The New Home of the Scientific American
Although it has grown healthily during the seventy years of its existence, the Scientific American has occupied but five different buildings. The first home of Munn & Co., as we have said, was located in the old Sun Building, which then stood at the southwest corner of Fulton and Nassau streets. There the paper prospered for a number of years until the old quarters were found too small, particularly for the patent soliciting department. New and commodious offices were, therefore, secured in the original New York World Building, at 37 Park Row, at the corner of Beckman Street, to which location the publication was moved in 1859, and this was its home until January 31, 1882, when the building was completely destroyed by fire. Practically all the valuable records and papers that had been accumulating for years were lost. ...
Patent Office Salaries and Expenses Seventy Years Ago
The seventieth anniversary of the Scientific American leads us to compare the expenses of the Patent Office seventy years ago with those of last year. The Patent Office salaries in 1845 amounted to $15,545.29 and $4,007.09 was paid to temporary clerks, and the total expense of running the Office, including postage, library, compensation of district judge and $2,392,41 for agricultural statistics, amounted to only $31,172.32; and even with such a small expense the Office earned a net balance of $11,680.49 to be credited to the Patent Fund, which even at that early day was of respectable proportions.
For the year ending December 31st, 1914, the Patent Office salaries amounted to $1,307,092.13 and its total expenditures were $2,000,700.12, with a net surplus for the year of $251,122.70.
In his report dated January, 1846, the then Commissioner of Patents said:
"I will embrace the opportunity to state that I have received from Prof. Morse an interesting account of the different magnetic telegraphs now in operation in Europe made up from materials obtained by personal examination. I am happy to say that Prof. Morse's own brilliant invention by which thought is converged with the rapidity of the lightning flash is eminent over all others of a similar character now in use in Europe."
The Scientific American and the Planing Mill Monopoly.
In the early days of the last century William Woodward, an old carpenter familiarly known as "Uncle Billy" in his hometown of Poughkeepsie, N.Y. invented a machine for planing lumber. This machine was provided with rotary cutters and feed roll. A patent was granted to Woodward in 1828 on his planing mill. But being entirely inexperienced in pushing his invention, he could do nothing with it, in face of the strong opposition of carpenters, who saw in the invention nothing but a means of robbing them of their living. Indeed, he had to watch his machine carefully lest it be burned by the hostile journeymen carpenters.
In those days the term of the patent was fourteen years, but by special act of Congress, the term could be extended seven years more if the inventor could show that he had made no adequate profit out of his invention. This William Woodward was obliged to do in 1842. Shortly after, he succeeded in selling his invention to a group of men, each being assigned a certain territory. These men, however, combined their interests and fixed the terms upon which the planing mill could be used. No machines were sold, but in each district a few machines were leased under a contract which bound the lessee to charge a certain fixed price for the work done by his machine. By this means a firm grip upon the lumber industry of this country was obtained. It was impossible for hand labor to compete with the machine, and practically all the business in dressed lumber was thus put under the control of the planing mill trust.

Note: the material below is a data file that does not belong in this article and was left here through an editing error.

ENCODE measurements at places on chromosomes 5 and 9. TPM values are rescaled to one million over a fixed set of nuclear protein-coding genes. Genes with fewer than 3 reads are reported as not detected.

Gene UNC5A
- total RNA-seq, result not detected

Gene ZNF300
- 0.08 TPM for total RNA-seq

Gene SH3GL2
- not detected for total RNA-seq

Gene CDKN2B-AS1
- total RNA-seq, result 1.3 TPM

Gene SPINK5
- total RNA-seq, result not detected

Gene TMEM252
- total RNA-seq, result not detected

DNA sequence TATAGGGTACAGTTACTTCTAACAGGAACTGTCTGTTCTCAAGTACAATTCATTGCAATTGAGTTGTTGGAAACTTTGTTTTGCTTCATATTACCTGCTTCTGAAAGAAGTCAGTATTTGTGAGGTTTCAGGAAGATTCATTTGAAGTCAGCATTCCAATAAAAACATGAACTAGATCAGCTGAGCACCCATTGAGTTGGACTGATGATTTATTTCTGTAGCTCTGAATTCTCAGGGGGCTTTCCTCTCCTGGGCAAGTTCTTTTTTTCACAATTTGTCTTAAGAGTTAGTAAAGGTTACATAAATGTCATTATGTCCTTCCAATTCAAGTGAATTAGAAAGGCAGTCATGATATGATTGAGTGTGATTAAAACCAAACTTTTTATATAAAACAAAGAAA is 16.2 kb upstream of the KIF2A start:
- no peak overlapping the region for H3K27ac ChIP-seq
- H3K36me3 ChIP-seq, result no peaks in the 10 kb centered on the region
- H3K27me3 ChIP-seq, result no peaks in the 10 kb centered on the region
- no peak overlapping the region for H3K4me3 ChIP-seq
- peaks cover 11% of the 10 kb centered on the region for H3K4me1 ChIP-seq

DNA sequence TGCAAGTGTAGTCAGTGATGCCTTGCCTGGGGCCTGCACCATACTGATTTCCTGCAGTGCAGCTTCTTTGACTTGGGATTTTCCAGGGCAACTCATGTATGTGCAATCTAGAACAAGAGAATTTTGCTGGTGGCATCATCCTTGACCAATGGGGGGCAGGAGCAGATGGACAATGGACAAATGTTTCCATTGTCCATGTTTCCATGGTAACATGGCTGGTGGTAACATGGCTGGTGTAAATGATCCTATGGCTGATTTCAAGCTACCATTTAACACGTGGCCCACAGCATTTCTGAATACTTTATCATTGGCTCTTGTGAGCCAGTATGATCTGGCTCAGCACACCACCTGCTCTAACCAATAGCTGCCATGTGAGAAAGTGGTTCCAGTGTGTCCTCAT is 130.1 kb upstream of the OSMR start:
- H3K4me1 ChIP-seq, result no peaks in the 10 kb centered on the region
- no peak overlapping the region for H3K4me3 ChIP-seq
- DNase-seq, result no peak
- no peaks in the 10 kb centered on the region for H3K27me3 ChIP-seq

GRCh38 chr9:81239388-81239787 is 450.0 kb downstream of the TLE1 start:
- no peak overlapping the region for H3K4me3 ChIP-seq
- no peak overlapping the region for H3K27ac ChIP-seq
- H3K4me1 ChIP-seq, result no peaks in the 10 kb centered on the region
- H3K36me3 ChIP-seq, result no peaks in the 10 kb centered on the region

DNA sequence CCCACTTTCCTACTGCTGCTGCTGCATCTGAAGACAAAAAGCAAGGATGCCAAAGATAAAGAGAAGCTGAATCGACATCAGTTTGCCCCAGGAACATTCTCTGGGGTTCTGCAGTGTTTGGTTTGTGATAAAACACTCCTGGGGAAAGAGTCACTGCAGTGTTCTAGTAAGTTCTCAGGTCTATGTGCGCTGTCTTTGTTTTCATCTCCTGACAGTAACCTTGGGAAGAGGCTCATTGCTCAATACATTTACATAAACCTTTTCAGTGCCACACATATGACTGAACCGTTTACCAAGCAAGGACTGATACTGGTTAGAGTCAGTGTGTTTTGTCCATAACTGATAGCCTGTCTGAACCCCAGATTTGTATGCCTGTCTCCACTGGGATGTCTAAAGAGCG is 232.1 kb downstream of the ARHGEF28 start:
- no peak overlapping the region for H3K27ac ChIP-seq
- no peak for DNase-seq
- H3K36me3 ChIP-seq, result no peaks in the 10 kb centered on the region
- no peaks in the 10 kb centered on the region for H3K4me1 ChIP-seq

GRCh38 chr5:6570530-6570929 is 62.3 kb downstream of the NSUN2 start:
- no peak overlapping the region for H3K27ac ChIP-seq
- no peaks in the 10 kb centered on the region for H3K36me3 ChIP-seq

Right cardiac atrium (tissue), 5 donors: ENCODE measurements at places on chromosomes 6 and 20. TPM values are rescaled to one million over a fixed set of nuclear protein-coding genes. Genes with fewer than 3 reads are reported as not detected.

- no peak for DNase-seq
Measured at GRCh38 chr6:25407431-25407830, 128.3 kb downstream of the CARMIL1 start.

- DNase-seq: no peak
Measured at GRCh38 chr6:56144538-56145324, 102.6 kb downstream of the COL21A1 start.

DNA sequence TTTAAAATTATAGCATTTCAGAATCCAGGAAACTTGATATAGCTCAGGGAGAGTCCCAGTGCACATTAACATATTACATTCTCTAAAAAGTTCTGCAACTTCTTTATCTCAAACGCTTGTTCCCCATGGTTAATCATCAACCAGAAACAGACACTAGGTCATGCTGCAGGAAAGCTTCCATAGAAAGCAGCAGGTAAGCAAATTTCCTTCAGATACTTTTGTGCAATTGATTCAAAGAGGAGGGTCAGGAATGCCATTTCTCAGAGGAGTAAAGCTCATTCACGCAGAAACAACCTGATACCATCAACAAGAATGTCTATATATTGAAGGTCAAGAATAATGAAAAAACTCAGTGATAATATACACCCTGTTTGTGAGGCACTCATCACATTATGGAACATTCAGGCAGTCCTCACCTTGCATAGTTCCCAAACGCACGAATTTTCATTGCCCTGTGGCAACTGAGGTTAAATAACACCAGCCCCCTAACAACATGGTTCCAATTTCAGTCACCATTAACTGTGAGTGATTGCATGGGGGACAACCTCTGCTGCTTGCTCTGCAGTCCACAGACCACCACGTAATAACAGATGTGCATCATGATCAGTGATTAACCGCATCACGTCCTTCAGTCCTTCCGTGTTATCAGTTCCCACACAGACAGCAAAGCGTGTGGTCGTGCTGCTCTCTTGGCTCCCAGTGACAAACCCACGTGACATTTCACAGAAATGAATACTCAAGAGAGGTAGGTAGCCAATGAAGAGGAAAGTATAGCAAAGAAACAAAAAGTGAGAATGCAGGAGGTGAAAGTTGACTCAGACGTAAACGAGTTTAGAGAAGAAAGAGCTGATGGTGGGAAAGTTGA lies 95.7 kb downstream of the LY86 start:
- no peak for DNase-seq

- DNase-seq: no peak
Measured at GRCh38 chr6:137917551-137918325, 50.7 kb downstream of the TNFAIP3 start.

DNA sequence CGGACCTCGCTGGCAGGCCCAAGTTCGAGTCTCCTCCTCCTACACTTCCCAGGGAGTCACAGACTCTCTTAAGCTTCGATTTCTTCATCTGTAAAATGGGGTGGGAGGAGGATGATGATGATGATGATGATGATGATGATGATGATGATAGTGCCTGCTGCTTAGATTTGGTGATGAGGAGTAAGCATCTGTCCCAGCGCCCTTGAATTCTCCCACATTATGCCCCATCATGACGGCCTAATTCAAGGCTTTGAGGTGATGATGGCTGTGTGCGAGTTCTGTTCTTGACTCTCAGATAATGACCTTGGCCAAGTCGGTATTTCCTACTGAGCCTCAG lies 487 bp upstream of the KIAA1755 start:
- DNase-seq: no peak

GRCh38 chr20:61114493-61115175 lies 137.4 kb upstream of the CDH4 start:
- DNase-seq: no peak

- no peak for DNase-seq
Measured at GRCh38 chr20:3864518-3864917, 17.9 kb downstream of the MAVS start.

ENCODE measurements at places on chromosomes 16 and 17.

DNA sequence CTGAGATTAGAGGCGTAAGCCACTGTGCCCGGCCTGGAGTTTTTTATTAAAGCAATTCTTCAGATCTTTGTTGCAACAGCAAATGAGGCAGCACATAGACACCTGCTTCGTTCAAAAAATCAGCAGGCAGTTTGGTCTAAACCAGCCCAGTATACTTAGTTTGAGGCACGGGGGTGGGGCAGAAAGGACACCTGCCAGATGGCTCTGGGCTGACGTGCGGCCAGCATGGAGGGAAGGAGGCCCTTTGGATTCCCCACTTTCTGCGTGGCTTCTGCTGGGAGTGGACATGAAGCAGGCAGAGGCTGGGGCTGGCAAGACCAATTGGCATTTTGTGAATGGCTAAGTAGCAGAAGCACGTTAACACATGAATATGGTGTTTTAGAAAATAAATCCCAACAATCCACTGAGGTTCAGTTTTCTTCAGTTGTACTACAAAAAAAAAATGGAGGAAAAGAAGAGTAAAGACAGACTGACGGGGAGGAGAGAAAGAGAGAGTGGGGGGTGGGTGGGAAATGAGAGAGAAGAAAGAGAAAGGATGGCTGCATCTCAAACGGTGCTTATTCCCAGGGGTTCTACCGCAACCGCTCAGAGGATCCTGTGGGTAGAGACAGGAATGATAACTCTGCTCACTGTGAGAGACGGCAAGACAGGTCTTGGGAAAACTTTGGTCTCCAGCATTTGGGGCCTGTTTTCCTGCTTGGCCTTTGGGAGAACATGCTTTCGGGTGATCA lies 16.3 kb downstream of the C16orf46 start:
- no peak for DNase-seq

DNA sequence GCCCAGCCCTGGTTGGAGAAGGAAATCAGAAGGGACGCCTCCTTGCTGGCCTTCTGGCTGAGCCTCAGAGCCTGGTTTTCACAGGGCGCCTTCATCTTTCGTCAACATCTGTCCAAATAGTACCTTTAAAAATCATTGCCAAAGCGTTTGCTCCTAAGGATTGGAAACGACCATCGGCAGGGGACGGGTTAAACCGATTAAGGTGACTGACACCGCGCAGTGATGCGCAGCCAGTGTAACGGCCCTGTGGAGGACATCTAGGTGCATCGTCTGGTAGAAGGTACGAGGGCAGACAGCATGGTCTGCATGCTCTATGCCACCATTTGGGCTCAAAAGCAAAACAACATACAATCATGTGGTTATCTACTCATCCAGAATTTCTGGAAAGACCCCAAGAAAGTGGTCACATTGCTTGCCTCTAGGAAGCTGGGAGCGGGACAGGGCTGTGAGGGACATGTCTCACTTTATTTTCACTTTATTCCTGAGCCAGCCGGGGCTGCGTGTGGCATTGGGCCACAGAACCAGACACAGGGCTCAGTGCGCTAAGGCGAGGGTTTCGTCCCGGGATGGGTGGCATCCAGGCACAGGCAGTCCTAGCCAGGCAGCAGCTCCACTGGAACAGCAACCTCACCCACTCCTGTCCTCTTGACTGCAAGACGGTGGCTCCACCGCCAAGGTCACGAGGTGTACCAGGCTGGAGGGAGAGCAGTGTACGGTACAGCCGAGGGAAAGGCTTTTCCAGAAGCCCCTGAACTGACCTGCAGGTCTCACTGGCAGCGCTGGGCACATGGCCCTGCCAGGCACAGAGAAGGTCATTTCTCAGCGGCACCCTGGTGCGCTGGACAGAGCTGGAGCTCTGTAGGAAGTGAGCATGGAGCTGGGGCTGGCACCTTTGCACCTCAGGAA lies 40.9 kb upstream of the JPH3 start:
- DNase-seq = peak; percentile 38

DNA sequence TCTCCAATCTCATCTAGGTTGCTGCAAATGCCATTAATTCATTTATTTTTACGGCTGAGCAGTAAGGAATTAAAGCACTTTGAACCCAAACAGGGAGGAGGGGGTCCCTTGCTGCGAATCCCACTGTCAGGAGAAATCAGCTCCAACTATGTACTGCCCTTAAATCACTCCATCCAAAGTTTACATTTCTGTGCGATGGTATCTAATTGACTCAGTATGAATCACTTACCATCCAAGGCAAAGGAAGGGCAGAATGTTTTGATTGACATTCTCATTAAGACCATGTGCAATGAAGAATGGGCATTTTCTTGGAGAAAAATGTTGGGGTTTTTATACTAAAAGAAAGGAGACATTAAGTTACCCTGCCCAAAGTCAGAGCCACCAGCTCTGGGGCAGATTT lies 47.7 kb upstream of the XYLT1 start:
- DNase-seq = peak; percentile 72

In 1845 the original Woodward patent was surrendered and reissued. In 1849, when it was due to expire, sufficient influence was exerted upon Congress to prolong the patent for another seven years, even though it could hardly be claimed that the patent had not proved a profitable investment. There was a storm of protest all over the country, which mattered little, for the extension had already been granted. However, preparations were made to prevent any further extensions of the patent.
In 1856, which was the year in which the second extension of the patent was due to expire, it was evident that influences were at work to have Congress grant a third extension. At this juncture the Scientific American took a hand in the fight. It was a young journal at the time, but already it had a long and influential list of subscribers. It began an attack upon the Woodward interests in a series of editorials, and sent out form letters of protest to all its subscribers for their signatures and those of their friends. The patent was due to expire on the 26th of December. Early in December a bill was introduced in Congress for the further extension of the Woodward patent during a term of seven years. The planing mill interests had their lobby workers busily engaged and it was rumored that money was being spent freely. It looked as if nothing could overcome the determined efforts of the Woodward patent. It was then that the protest prepared by the Scientific American was brought in. It was a huge document, "as big as a roll of carpet," they say, containing the signatures of between fourteen and fifteen thousand citizens. It was never read, but it was spread out on the floor and measured with a tape line. The document was found to be fifty feet long and contained two columns of closely written names. That was enough for Congress. The bill died, and the planing mill monopoly came to an abrupt end.